# Ramanujan might take a little longer on this one

This problem is a much more difficult computer-science follow-up to this question. If you have already read the paragraph about Ramanujan there, you can skip it here.

Today, Sunday, December $$22$$, is Srinivasa Ramanujan's $$126\text{th}$$ birthday. Ramanujan was an amazing mathematician, but one of the things he was most famous for had to do with the number $$1729$$. When Ramanujan was in the hospital, he was visited by his friend G.H. Hardy. Hardy remarked that the taxicab that he had ridden in had a rather uninteresting number: $$1729$$. Ramanujan said that no, $$1729$$ was very interesting because it was the smallest number that can be expressed as the sum of $$2$$ cubes in $$2$$ different ways. These are $$12^3+1^3$$ and $$10^3+9^3$$. Hence, numbers that can be written as the sum of multiple cubes in more than $$1$$ way are called taxicab numbers. Some more really interesting information about taxicab numbers can be found in this video.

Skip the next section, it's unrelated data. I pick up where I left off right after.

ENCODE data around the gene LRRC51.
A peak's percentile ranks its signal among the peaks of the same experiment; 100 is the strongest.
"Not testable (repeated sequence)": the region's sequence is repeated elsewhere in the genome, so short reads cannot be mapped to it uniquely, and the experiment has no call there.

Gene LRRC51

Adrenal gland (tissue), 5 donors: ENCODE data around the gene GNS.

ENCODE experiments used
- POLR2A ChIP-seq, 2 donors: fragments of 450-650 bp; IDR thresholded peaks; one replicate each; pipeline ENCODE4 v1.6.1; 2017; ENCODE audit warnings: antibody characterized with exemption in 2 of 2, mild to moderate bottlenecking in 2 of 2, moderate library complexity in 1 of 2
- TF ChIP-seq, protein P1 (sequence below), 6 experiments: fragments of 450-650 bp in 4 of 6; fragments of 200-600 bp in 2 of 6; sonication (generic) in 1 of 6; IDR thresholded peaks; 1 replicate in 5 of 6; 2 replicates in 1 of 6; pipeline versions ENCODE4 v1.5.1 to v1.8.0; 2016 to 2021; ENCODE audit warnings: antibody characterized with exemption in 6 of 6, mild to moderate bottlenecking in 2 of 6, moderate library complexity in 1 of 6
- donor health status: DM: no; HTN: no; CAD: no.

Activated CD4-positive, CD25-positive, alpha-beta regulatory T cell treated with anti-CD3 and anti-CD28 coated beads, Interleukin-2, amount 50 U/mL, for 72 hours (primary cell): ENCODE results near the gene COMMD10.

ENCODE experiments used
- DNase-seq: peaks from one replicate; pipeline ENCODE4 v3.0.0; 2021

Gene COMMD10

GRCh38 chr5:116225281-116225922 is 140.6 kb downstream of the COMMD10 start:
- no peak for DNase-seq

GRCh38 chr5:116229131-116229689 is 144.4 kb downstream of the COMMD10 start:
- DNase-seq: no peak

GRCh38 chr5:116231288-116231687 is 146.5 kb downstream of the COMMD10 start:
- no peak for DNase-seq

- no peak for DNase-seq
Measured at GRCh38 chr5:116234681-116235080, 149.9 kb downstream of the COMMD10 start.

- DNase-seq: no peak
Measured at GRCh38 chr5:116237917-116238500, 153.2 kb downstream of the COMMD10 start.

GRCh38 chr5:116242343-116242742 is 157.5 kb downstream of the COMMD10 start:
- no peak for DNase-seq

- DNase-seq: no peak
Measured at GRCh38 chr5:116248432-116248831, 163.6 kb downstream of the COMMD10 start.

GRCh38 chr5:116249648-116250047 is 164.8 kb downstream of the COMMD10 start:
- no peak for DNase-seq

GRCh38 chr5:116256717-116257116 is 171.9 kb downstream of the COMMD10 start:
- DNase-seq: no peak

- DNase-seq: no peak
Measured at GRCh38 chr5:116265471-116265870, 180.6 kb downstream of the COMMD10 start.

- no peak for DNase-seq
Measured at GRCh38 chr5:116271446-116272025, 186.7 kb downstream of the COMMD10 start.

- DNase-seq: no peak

So here's the problem.

Let $$f(n)$$ be a function that finds the sum of the digits of $$n$$. What are the last $$3$$ digits of this expression? $\sum_{i=1}^{17}\sum_{j=1}^{29} f(i^3+j^3)$

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